Tuesday, October 13, 2015

Trading with the Soldiers

What did pioneer James Ririe trade with the soldiers that his wife had made?
A) Sego Lily pie’s
B) Peach pie’s
C) Watermelon pie’s
D) Thistle root pie’s

Yesterday’s answer:
(B) To never make a compromise with any of the sons of hell.
I saw the Prophet and the rest when they departed from Nauvoo for the last time; and I went out to meet their martyred bodies when they were brought from Carthage with Apostle John Taylor, who was himself so badly wounded that he could not stir. There were many of the Saints who went out to meet them, and their hearts were full of sorrow. I went to see those noble martyrs after they were laid out in the mansion. Their heads were placed to the north. As we came in at the door, we came to the feet of the Prophet Joseph, then passed up by his left side and around his head, then down by his right side. Next we turned to the right and came to the feet of Hyrum, then up by his left side and around his head and down by his right side; then we filed out of the other door. So the great stream of people continued until the Saints all had the privilege of taking their last look at the martyred bodies.
After the people had gone home, my father took me again into the mansion and told me to place one hand on Joseph's breast and to raise my other arm and swear with hand uplifted that I would never make a compromise with any of the sons of Hell. Which vow I took with a determination to fulfill to the very letter. I took the same vow with Hyrum.
Autobiography of Mosiah Hancock, Typescript, BYU-S; htpp://www.boap.org/
Additional interesting information:
This next story is where Levi and Mosiah may have come in contact with “the sons of hell,” surprisingly though, within the Church.
It’s sad enough that Levi Hancock had his property stolen from him on a few occasions during the Missouri and Nauvoo years of the Church. This next incident would definitely have added salt to the wound:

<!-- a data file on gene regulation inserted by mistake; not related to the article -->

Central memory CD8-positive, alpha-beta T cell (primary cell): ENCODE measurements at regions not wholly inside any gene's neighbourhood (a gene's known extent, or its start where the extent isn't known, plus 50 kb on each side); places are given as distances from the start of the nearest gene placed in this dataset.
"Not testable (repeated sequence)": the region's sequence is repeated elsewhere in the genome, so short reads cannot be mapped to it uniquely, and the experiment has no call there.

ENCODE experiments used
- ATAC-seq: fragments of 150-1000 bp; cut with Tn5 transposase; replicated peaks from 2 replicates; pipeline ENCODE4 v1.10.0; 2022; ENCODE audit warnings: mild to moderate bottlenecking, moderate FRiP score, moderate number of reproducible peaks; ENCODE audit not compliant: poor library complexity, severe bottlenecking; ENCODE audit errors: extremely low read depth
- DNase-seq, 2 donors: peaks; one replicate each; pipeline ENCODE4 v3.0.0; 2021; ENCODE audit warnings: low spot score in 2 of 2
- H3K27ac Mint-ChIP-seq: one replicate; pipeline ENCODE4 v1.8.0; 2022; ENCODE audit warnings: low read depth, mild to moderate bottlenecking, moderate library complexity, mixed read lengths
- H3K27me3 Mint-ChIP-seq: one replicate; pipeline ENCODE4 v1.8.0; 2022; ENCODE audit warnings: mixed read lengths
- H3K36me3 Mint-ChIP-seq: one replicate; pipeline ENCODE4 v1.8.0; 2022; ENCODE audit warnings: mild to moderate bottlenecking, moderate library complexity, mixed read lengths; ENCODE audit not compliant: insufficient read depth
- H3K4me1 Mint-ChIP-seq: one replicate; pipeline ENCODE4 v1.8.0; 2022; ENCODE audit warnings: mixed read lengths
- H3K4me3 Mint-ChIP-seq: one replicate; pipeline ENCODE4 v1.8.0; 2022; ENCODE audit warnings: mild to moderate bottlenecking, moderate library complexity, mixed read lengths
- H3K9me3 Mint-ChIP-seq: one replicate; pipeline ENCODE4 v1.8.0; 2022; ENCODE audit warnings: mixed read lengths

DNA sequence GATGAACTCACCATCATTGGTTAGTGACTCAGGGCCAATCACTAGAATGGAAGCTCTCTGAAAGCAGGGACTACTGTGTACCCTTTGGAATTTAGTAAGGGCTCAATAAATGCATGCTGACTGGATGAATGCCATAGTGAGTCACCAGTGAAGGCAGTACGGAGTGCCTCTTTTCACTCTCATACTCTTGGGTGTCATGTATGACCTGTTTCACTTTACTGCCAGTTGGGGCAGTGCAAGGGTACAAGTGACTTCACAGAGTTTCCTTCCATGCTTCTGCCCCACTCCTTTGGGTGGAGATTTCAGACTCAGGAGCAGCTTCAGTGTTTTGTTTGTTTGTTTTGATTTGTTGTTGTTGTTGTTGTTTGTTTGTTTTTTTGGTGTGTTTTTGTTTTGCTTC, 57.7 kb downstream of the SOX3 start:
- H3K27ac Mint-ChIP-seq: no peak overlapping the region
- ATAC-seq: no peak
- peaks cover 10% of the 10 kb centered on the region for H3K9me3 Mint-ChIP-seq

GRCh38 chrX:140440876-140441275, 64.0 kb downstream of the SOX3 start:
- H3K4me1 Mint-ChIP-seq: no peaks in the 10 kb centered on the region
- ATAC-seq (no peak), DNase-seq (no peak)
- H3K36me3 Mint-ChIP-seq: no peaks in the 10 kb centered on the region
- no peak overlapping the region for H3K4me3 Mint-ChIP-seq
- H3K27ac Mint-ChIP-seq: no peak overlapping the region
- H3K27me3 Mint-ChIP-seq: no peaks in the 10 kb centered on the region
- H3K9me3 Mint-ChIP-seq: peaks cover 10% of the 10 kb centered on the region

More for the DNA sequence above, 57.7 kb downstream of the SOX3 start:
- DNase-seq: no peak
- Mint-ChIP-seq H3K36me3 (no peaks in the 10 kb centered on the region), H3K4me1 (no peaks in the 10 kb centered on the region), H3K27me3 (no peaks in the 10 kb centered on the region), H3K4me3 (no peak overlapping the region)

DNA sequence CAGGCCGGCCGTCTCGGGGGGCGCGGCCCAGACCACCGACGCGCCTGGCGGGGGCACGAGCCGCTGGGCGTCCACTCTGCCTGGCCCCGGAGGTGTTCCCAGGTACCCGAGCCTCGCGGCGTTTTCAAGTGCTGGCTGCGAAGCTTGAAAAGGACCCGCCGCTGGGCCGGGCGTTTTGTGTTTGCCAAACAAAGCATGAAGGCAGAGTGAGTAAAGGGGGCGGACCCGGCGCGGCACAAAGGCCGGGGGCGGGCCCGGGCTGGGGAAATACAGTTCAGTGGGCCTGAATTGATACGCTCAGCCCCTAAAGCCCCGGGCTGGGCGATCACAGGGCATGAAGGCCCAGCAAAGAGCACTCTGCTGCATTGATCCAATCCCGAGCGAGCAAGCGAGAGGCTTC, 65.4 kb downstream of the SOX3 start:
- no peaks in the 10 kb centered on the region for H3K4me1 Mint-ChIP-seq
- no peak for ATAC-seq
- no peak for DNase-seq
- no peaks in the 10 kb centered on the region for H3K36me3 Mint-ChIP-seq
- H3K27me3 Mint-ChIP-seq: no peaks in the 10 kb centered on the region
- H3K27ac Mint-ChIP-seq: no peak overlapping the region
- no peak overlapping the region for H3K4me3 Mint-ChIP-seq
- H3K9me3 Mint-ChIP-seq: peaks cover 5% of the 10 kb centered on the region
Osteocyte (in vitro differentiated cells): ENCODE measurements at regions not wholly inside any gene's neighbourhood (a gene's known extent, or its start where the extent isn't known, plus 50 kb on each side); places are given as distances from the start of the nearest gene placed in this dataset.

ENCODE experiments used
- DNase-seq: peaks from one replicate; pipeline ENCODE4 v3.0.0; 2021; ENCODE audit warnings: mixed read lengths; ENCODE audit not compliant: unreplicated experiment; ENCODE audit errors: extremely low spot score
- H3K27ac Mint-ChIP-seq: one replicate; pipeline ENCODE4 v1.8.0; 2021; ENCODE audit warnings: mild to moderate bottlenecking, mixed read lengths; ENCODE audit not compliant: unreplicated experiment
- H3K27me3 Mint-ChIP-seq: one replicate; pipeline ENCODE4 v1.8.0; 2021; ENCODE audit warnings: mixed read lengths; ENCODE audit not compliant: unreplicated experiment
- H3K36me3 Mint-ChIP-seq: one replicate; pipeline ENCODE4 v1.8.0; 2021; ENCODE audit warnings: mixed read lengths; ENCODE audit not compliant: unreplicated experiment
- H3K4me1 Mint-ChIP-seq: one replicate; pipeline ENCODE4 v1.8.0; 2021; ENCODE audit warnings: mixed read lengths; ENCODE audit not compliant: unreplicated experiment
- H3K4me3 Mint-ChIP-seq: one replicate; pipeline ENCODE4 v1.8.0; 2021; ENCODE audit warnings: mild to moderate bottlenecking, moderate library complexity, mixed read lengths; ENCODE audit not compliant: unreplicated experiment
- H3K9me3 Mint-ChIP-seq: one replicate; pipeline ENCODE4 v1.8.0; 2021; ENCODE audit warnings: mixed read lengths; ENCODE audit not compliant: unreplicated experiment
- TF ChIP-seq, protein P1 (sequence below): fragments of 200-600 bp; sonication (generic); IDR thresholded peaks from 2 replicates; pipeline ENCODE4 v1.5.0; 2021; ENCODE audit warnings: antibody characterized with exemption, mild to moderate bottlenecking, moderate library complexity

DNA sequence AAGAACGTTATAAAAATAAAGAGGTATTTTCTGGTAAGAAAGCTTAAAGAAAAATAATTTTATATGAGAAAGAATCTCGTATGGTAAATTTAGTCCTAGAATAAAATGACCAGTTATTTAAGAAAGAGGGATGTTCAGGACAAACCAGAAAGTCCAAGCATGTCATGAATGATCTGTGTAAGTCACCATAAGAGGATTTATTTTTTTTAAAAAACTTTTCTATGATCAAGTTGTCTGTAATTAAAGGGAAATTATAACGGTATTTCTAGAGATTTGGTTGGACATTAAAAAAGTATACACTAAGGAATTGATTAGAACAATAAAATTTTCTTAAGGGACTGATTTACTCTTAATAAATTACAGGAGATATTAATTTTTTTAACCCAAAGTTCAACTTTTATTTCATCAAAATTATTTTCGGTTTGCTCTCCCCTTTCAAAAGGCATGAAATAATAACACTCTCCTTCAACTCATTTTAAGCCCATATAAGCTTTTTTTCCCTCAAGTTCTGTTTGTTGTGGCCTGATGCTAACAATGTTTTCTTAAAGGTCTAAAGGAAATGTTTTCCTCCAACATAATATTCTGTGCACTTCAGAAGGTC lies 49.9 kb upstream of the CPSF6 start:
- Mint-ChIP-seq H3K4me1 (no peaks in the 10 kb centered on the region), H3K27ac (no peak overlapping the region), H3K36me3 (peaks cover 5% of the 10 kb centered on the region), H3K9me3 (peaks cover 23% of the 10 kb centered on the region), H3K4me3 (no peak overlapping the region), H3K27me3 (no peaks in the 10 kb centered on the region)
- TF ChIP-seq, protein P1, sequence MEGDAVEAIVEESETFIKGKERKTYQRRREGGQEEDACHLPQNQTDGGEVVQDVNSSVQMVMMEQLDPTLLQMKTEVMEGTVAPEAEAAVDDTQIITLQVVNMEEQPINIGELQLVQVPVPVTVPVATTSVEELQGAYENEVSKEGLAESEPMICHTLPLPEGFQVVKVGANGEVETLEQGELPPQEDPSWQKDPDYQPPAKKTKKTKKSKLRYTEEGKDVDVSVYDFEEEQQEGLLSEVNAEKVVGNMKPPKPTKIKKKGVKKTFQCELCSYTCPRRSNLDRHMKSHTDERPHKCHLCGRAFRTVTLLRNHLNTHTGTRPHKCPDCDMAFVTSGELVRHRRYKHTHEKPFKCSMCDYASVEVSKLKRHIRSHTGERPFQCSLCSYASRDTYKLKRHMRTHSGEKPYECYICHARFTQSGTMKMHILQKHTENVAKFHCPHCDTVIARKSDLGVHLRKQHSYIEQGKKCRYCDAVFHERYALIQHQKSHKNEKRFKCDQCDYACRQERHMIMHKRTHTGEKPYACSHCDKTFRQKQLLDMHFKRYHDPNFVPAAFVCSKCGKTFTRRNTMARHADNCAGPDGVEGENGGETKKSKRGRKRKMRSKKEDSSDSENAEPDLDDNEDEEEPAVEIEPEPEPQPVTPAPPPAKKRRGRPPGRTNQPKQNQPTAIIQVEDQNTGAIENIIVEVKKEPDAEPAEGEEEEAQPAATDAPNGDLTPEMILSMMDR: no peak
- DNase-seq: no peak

In 1856 he consecrated his property to the church, as he supposed the circumstances were on this, wise. He and I were down from Payson and Bishop Raleigh got the consecration deeds up, and he said to father one morning, "Brother Levi", `If you are ready to consecrate your property to the nineteenth ward now is the time.' "All right," said father. So we went over to Bishop Raleigh's residence with my uncle Samuel Alger and myself as witnesses. When we got there Raleigh said, "Brother Levi, I haven't had time to make out these deeds in full, but you put your name here and Brother Alger and Brother Mosiah put your names here," which we did. Now we were required to consecrate to Brigham Young, he being trustee for the Church. We supposed it would be filled out in his name. Some few years after we found out that the Government took it in hand to see that things were restored to their right owners. We found that the deeds had been made out to another person by the name of Thomas White for $1.50 (one dollar and fifty cents). I inquired into the affair and found by Mr. White that he had paid Mr. Raleigh sixteen hundred dollars and fifty cents for the premises. While we were toiling to build up the kingdom, those whom we had calculated as brethren were sucking our life's blood from us and taking upon themselves of Mr. so and so after the gentiles fashion. These and other things were too much for my brothers and they left the Church. The gentile mobbers had been hard on us, but the climax of exquisite grief came by the horrible profidity of those who we thought were our Brethren.

Autobiography of Mosiah Hancock, Typescript, BYU-S; http://www.boap.org/

No comments:

Post a Comment